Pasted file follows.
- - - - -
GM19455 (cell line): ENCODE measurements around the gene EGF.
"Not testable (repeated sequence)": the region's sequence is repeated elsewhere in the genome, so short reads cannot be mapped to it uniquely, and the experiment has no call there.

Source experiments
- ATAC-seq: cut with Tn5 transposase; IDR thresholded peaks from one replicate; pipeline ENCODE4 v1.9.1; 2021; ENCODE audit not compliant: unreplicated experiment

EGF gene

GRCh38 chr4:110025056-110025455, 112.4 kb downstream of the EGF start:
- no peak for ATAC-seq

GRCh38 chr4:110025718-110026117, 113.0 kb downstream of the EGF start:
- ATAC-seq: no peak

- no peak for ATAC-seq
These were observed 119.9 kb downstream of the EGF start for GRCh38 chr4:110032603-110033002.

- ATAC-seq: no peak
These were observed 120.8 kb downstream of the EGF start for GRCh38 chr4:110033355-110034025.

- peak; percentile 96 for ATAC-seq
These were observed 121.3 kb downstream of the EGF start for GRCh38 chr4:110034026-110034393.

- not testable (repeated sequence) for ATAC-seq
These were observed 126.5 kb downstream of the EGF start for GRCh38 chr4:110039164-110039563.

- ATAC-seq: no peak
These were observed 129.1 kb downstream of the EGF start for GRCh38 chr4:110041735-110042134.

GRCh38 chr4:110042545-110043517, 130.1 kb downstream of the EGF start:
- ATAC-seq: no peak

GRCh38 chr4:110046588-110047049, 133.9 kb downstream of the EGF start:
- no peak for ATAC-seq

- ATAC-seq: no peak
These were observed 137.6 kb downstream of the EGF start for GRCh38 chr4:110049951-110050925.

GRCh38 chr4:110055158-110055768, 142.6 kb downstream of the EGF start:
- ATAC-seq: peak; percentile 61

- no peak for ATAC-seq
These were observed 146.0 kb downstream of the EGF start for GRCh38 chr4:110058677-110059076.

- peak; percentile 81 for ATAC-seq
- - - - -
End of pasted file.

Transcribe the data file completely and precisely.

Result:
GM19455 (cell line): ENCODE measurements around the gene EGF.
"Not testable (repeated sequence)": the region's sequence is repeated elsewhere in the genome, so short reads cannot be mapped to it uniquely, and the experiment has no call there.

Source experiments
- ATAC-seq: cut with Tn5 transposase; IDR thresholded peaks from one replicate; pipeline ENCODE4 v1.9.1; 2021; ENCODE audit not compliant: unreplicated experiment

EGF gene

GRCh38 chr4:110025056-110025455, 112.4 kb downstream of the EGF start:
- no peak for ATAC-seq

GRCh38 chr4:110025718-110026117, 113.0 kb downstream of the EGF start:
- ATAC-seq: no peak

- no peak for ATAC-seq
These were observed 119.9 kb downstream of the EGF start for GRCh38 chr4:110032603-110033002.

- ATAC-seq: no peak
These were observed 120.8 kb downstream of the EGF start for GRCh38 chr4:110033355-110034025.

- peak; percentile 96 for ATAC-seq
These were observed 121.3 kb downstream of the EGF start for GRCh38 chr4:110034026-110034393.

- not testable (repeated sequence) for ATAC-seq
These were observed 126.5 kb downstream of the EGF start for GRCh38 chr4:110039164-110039563.

- ATAC-seq: no peak
These were observed 129.1 kb downstream of the EGF start for GRCh38 chr4:110041735-110042134.

GRCh38 chr4:110042545-110043517, 130.1 kb downstream of the EGF start:
- ATAC-seq: no peak

GRCh38 chr4:110046588-110047049, 133.9 kb downstream of the EGF start:
- no peak for ATAC-seq

- ATAC-seq: no peak
These were observed 137.6 kb downstream of the EGF start for GRCh38 chr4:110049951-110050925.

GRCh38 chr4:110055158-110055768, 142.6 kb downstream of the EGF start:
- ATAC-seq: peak; percentile 61

- no peak for ATAC-seq
These were observed 146.0 kb downstream of the EGF start for GRCh38 chr4:110058677-110059076.

- peak; percentile 81 for ATAC-seq